Observation is reasonable for familial short stature or constitutional delay.
In cases of malnutrition, restoration of adequate nutrition results in HV acceleration.
In cases of endocrinopathies, replacement of the deficient hormone (thyroid hormone for hypothyroidism, GH for GH deficiency, hydrocortisone for adrenal insufficiency) or removal of excess hormone (glucocorticoids) will normalize the HV.
Children with short stature or poor predicted adult height, who do not have true GH deficiency, may receive different evaluation and treatment options depending on costs, risks, physician practice, extent of family’s concern, and presence of associated psychosocial stressors (e.g., teasing by peers).
Critical to obtain accurate measurements plotted appropriately to assess growth
Referrals should be guided by abnormal laboratory evaluations or clinical suspicion (i.e., nephrology referral for elevated creatinine, pulmonary referral for clubbing).
Endocrine referral warranted if slow HV, growth plateau, delayed bone age with short stature/ growth failure, or suggestive labs.
If poor weight gain, consider nutritional deficiency, malabsorption syndromes; initial referral to gastroenterologist appropriate
The evaluation of growth failure or short stature best done in outpatient setting
Once referred to endocrinologists, decisions regarding treatment depend on physician and family perspectives on: 1) whether short stature is a disorder or disability warranting medical treatment and, if so; 2) whether the therapeutic goal should be faster growth during childhood or a normal, increased, or maximum attainable adult height; 3) responsible use of resources, and concerns about long-term safety.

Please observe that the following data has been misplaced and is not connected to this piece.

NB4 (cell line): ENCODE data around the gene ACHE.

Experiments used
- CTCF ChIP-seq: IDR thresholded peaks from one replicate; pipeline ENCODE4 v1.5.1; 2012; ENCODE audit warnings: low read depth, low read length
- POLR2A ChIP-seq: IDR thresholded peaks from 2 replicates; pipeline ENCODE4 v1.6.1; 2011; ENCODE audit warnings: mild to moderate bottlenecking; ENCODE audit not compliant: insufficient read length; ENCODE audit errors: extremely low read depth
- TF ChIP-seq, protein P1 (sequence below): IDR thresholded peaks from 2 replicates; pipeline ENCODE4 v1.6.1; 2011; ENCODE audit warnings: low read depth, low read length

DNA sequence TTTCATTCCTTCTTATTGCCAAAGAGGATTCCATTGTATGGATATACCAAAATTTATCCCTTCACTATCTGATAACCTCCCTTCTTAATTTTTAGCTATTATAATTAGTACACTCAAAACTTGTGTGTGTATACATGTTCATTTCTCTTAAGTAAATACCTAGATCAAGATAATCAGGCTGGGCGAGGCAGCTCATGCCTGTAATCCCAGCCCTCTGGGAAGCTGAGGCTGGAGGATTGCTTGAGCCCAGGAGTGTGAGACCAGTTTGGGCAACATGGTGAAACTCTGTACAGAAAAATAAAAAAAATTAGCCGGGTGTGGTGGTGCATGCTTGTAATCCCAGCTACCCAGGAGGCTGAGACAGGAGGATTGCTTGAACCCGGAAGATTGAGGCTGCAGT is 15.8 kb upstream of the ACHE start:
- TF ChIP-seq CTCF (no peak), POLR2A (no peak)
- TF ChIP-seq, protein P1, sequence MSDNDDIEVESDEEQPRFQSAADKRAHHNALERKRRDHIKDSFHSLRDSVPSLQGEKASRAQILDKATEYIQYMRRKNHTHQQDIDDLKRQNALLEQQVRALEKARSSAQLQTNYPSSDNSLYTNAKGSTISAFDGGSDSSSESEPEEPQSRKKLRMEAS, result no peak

Management options for non-GH deficient short stature
The rationale for treating childhood short stature includes increasing height and alleviating psychosocial disability while maintaining favorable risk/benefit and cost/benefit ratios. Selection among management options may therefore depend on the degree to which each meets these goals.
Surgical care depends on the underlying cause of short stature. Brain tumors that cause hyposomatotropism may require neurosurgical intervention, depending on the tumor type and location . Limb-lengthening procedures have been performed but carry enormous morbidity and mortality risks and are not recommended.